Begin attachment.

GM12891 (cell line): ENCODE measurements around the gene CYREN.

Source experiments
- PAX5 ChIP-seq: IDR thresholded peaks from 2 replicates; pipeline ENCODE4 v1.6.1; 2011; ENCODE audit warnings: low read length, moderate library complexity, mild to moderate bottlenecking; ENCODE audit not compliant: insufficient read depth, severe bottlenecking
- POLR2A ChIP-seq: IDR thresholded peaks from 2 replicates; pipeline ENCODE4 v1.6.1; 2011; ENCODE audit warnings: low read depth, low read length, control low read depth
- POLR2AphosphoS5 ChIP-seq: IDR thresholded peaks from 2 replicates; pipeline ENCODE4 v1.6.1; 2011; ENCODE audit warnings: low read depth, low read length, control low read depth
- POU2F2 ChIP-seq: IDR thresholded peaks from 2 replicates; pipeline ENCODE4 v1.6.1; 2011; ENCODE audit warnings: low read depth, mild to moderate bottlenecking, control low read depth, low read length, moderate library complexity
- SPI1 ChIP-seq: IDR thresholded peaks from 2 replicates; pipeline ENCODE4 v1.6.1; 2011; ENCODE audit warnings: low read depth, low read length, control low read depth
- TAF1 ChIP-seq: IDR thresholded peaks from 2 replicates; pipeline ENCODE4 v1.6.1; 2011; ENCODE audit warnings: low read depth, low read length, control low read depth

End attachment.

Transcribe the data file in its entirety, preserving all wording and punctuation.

GM12891 (cell line): ENCODE measurements around the gene CYREN.

Source experiments
- PAX5 ChIP-seq: IDR thresholded peaks from 2 replicates; pipeline ENCODE4 v1.6.1; 2011; ENCODE audit warnings: low read length, moderate library complexity, mild to moderate bottlenecking; ENCODE audit not compliant: insufficient read depth, severe bottlenecking
- POLR2A ChIP-seq: IDR thresholded peaks from 2 replicates; pipeline ENCODE4 v1.6.1; 2011; ENCODE audit warnings: low read depth, low read length, control low read depth
- POLR2AphosphoS5 ChIP-seq: IDR thresholded peaks from 2 replicates; pipeline ENCODE4 v1.6.1; 2011; ENCODE audit warnings: low read depth, low read length, control low read depth
- POU2F2 ChIP-seq: IDR thresholded peaks from 2 replicates; pipeline ENCODE4 v1.6.1; 2011; ENCODE audit warnings: low read depth, mild to moderate bottlenecking, control low read depth, low read length, moderate library complexity
- SPI1 ChIP-seq: IDR thresholded peaks from 2 replicates; pipeline ENCODE4 v1.6.1; 2011; ENCODE audit warnings: low read depth, low read length, control low read depth
- TAF1 ChIP-seq: IDR thresholded peaks from 2 replicates; pipeline ENCODE4 v1.6.1; 2011; ENCODE audit warnings: low read depth, low read length, control low read depth